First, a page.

Dennis Publishing has expanded its US presence with the acquisition of family-owned financial publisher Kiplinger, based in Washington DC.
Kiplinger Washington Editors is The Week publisher’s first purchase since it was taken over by UK private equity firm Exponent in October last year.
Dennis chairman Jack Griffin said the buyout marked the beginning of the company’s focus on “expansion through launch and acquisition in the US”.
Kiplinger has been run by three generations of the Kiplinger family since it was founded in 1920.
Dennis said Kiplinger publishes the “largest paid-subscription publications in several financial fields”:
- business forecasting (the weekly Kiplinger Letter)
- taxes (the biweekly Kiplinger Tax Letter)
- retirement living (the monthly Kiplinger’s Retirement Report)
- yield-oriented investing (the monthly Kiplinger’s Investing for Income).
It also publishes Kiplinger’s Personal Finance monthly magazine, first founded in 1947, which it claims has a circulation of 600,000, and Kiplinger.com, which it claims has 4m unique monthly visitors and more than 30m monthly page views.
Dennis has an existing portfolio of more than 30 brands, including PC Pro, Auto Express, and Coach. It claims to sell more than 2.5m magazines every month and reach some 50m unique monthly users.
The Week has more than 550,000 paid-for print subscribers and 5.8m monthly unique users online. It also publishes in the US.
James Tye, group chief executive at Dennis, said Kiplinger was a “great fit for Dennis” and expands its presence in financial publishing, which includes The Week and its sister title Money Week.
He said Kiplinger was a business with “strong, recurring, subscription revenues” and amounted to “everything we look for in a business – it is blessed with strong brands that have developed a high degree of trust with their readers, allied to a vibrant, growing digital business”.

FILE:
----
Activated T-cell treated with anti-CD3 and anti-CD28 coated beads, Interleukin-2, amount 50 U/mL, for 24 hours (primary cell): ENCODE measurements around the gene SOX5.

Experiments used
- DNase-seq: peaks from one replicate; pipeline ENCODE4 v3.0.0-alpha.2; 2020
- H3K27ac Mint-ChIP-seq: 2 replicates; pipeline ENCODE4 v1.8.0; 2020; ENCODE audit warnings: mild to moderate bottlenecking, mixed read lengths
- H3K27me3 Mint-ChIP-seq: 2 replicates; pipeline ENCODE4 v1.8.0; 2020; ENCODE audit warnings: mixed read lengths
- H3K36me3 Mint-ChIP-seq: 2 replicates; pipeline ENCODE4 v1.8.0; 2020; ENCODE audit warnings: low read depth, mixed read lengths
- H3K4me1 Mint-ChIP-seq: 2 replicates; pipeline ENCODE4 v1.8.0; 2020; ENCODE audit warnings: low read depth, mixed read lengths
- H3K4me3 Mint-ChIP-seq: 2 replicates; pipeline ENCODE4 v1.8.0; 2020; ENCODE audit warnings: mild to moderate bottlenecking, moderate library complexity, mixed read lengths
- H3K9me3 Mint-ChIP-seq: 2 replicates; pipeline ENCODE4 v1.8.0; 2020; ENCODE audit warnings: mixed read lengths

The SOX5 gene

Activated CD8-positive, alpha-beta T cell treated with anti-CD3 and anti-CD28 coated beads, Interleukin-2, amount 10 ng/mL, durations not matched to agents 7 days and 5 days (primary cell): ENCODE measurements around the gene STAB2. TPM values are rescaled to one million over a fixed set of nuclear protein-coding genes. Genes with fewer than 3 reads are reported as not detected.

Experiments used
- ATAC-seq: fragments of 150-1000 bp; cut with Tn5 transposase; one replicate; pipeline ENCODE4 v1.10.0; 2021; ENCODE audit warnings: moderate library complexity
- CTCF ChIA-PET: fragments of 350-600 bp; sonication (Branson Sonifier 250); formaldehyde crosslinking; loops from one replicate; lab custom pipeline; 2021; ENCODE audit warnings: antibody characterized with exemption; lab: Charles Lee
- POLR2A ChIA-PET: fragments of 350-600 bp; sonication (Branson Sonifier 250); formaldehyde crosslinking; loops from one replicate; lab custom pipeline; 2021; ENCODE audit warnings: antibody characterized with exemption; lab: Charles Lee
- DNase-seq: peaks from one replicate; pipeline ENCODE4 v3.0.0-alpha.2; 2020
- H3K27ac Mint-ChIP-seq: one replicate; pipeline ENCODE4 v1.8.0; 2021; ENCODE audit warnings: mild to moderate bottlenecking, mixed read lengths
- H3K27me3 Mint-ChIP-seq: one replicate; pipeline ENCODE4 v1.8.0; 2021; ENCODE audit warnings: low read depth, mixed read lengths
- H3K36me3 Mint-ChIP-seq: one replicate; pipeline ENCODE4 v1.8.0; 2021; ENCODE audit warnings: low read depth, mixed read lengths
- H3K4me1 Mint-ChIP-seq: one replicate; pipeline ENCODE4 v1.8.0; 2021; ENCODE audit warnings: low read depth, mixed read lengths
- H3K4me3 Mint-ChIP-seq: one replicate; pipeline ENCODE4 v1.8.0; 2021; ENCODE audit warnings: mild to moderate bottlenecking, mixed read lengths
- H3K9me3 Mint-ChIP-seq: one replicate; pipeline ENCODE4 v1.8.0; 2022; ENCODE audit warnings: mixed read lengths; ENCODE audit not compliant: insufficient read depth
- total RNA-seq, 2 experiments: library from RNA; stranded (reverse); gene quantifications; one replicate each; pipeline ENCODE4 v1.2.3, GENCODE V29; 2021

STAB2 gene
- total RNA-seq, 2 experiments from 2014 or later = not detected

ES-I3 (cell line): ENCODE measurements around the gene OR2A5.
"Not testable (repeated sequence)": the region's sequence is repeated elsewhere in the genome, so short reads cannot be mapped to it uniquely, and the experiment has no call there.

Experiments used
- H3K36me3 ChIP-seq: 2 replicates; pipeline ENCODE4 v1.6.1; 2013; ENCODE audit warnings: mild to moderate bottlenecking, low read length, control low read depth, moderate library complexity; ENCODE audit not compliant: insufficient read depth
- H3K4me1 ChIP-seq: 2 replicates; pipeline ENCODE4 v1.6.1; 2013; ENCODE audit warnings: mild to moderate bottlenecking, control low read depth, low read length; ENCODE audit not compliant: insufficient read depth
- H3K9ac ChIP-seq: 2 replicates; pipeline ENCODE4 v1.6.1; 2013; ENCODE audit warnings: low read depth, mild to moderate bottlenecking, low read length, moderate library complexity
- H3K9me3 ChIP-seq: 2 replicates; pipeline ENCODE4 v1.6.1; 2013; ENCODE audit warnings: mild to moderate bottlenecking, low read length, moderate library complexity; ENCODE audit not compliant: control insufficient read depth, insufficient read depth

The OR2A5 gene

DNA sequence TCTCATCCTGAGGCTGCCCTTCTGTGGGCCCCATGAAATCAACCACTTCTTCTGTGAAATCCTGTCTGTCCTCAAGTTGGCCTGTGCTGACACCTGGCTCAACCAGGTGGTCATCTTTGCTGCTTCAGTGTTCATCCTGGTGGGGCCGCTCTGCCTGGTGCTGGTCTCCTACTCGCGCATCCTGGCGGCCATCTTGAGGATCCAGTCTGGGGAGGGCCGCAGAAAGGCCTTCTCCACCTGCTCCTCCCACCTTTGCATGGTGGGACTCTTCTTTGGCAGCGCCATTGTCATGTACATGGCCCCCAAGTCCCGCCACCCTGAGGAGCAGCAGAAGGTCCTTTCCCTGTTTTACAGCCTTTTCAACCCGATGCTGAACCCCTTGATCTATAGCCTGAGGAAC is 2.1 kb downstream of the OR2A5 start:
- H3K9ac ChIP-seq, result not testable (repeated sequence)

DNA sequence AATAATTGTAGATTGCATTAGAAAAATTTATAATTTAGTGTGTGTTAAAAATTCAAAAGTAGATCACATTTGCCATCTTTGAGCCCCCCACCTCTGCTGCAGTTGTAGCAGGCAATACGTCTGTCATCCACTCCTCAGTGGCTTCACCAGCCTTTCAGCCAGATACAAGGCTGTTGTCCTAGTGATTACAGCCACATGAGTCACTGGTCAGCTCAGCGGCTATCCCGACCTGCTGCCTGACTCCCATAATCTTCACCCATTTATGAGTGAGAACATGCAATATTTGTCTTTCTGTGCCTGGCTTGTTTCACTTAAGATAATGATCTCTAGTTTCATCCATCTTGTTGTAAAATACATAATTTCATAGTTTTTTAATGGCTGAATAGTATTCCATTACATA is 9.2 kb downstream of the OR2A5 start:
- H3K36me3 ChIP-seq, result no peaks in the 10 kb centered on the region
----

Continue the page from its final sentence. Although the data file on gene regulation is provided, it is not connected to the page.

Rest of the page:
Denise Elliott, senior vice president and chief operating officer at Kiplinger, will step up to run Kiplinger as chief executive from the company’s Washington DC headquarters.
Knight Kiplinger, 71, formerly Kiplinger’s chairman and editor-in-chief, will continue as chairman of Kiplinger’s former parent company Outlook, and will serve as an informal advisor to Kiplinger and Dennis on editorial content as editor emeritus.
Kiplinger said: “Dennis will be an excellent custodian of not just the Kiplinger business, but of our editorial integrity and focus on strong reader service.”
Dennis chairman Jack Griffin said: “Dennis has deep expertise in developing and growing well-loved media brands, both in print and online.
“We see a significant opportunity to continue to grow our business through expanding our reach and reputation globally.
“The Kiplinger acquisition marks the beginning of our focus on expansion through launch and acquisition in the US, one of the largest and most exciting media markets in the world.”